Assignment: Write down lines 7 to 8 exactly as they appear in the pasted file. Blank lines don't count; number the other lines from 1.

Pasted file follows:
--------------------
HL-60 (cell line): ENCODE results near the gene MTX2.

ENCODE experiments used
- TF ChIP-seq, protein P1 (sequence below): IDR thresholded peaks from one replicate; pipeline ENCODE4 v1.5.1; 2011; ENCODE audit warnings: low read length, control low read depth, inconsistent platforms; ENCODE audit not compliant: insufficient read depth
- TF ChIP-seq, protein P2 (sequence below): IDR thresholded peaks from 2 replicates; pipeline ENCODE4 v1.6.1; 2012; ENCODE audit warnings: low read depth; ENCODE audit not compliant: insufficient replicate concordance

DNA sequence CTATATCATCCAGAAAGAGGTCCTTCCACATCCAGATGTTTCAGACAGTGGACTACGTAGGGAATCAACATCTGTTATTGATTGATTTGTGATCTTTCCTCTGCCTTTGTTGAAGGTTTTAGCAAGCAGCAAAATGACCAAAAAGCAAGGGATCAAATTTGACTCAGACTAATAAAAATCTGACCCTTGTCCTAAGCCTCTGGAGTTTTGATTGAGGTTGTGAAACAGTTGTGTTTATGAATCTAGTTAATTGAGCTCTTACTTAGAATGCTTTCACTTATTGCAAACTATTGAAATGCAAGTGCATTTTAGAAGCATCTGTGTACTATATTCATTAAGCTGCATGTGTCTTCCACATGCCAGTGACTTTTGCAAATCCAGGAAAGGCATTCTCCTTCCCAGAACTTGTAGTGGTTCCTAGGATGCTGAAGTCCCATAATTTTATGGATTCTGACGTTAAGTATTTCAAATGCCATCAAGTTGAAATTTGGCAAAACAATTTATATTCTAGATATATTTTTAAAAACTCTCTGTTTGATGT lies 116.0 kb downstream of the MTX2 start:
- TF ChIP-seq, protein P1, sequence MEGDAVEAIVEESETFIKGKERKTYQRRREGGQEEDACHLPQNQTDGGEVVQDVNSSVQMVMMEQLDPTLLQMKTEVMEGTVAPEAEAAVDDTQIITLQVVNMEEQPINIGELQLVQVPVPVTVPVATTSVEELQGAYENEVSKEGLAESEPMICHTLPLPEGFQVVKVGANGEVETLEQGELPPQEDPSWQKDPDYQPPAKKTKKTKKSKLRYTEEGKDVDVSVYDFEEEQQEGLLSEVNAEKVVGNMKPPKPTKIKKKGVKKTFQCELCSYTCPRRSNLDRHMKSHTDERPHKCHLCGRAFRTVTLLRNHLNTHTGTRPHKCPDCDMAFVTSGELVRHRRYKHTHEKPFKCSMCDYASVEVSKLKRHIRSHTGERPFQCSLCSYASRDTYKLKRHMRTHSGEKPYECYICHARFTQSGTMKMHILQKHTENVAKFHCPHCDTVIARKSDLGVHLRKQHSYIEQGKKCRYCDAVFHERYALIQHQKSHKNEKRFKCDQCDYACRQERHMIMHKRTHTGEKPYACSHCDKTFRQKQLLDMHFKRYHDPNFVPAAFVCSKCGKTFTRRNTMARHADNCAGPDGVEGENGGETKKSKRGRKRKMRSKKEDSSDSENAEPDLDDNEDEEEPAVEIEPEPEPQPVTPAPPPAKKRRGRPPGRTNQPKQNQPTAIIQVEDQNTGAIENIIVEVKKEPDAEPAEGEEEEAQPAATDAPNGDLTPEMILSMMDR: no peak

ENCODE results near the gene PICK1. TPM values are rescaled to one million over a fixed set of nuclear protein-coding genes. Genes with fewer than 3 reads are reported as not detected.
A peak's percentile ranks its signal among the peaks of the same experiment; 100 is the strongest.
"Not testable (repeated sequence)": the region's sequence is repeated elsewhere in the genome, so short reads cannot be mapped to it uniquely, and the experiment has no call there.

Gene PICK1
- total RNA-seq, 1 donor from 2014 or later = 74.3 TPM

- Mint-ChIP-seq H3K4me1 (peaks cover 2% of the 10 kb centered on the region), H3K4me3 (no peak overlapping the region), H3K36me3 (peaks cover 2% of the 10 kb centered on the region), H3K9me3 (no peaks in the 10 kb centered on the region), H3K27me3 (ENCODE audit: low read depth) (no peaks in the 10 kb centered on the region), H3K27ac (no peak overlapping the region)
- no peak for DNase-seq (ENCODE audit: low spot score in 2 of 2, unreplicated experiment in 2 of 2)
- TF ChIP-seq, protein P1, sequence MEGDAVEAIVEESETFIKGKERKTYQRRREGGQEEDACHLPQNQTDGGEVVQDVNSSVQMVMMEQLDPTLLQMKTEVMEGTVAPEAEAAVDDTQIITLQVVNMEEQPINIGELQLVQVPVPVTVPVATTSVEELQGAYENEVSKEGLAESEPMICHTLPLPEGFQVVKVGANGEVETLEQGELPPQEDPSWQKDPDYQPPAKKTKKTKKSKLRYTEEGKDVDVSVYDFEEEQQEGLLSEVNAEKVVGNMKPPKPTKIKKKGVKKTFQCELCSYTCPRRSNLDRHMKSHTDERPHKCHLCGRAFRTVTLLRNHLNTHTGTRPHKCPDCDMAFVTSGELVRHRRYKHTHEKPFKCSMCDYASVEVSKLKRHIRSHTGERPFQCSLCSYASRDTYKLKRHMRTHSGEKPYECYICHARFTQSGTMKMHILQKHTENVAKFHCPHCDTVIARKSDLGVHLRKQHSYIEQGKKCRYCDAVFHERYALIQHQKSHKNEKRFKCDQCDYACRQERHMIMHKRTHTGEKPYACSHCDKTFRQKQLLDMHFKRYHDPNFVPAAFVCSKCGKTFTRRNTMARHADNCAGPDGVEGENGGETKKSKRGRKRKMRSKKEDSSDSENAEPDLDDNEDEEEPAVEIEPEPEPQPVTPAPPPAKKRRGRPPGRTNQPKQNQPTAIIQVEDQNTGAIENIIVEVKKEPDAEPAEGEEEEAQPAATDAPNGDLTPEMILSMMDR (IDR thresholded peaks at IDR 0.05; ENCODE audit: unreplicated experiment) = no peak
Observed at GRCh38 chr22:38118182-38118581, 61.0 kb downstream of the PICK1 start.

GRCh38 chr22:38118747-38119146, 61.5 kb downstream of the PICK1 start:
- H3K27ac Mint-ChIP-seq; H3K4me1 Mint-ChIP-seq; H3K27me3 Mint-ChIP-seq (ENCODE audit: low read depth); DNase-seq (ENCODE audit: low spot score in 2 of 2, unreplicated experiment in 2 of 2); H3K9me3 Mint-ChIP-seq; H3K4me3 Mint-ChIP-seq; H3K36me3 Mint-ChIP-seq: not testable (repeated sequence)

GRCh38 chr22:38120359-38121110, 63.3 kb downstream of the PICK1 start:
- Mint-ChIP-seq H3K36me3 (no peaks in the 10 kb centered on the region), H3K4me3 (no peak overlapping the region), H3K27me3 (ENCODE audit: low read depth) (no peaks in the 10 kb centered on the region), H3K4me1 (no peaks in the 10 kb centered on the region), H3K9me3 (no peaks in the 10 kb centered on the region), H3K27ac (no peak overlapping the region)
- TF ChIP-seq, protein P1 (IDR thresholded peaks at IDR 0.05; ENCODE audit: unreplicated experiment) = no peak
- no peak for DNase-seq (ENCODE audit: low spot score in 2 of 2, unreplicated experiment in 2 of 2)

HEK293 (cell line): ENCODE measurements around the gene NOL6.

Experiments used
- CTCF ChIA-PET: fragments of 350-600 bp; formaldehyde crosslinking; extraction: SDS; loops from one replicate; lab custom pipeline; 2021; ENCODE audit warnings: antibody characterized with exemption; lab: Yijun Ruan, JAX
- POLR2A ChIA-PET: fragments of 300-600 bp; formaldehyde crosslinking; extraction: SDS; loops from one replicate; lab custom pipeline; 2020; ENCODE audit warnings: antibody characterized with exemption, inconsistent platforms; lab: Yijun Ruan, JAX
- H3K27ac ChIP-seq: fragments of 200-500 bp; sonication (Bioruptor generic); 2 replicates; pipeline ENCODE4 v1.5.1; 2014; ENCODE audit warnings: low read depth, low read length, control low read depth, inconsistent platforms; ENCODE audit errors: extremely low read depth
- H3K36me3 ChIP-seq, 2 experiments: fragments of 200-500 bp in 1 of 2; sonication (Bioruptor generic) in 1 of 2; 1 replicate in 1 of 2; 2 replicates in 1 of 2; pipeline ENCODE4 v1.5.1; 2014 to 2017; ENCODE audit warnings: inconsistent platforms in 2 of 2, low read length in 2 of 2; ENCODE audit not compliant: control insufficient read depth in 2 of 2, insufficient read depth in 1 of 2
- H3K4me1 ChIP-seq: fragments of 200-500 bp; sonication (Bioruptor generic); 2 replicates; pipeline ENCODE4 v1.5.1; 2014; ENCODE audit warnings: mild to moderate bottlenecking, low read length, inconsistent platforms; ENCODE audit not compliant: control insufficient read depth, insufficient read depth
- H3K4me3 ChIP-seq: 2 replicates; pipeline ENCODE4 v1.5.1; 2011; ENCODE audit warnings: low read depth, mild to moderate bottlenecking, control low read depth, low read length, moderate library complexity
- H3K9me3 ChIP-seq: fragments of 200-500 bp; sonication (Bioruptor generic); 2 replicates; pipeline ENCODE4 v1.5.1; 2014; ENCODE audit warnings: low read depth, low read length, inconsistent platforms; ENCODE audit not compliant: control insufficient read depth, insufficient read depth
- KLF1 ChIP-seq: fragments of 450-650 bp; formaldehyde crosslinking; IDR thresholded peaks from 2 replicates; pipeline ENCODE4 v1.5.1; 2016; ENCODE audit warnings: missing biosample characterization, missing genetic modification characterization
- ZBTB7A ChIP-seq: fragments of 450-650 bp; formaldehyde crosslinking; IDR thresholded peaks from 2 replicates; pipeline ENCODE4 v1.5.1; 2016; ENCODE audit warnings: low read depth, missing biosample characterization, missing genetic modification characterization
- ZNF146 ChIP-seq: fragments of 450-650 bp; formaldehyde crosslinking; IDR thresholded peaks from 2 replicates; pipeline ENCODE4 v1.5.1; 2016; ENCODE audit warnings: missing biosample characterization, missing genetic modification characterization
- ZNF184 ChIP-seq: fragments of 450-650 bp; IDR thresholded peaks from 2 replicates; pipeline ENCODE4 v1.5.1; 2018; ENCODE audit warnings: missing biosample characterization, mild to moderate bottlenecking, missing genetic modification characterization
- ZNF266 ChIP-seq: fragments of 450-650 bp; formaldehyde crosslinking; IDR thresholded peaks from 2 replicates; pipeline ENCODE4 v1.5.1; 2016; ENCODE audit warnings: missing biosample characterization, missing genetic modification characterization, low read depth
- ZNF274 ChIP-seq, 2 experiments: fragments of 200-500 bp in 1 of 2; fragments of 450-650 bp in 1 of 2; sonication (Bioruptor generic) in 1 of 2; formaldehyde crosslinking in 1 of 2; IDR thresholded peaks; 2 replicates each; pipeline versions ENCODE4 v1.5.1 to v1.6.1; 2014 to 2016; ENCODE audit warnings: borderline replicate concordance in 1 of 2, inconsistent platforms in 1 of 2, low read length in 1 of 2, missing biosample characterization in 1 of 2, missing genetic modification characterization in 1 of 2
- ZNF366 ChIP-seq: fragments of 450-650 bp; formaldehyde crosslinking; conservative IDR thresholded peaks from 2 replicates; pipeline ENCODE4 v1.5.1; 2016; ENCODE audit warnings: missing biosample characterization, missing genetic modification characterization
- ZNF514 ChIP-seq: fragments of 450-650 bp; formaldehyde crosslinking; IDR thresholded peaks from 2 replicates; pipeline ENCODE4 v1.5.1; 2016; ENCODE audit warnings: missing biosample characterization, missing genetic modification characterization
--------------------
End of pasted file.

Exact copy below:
ENCODE results near the gene PICK1. TPM values are rescaled to one million over a fixed set of nuclear protein-coding genes. Genes with fewer than 3 reads are reported as not detected.
A peak's percentile ranks its signal among the peaks of the same experiment; 100 is the strongest.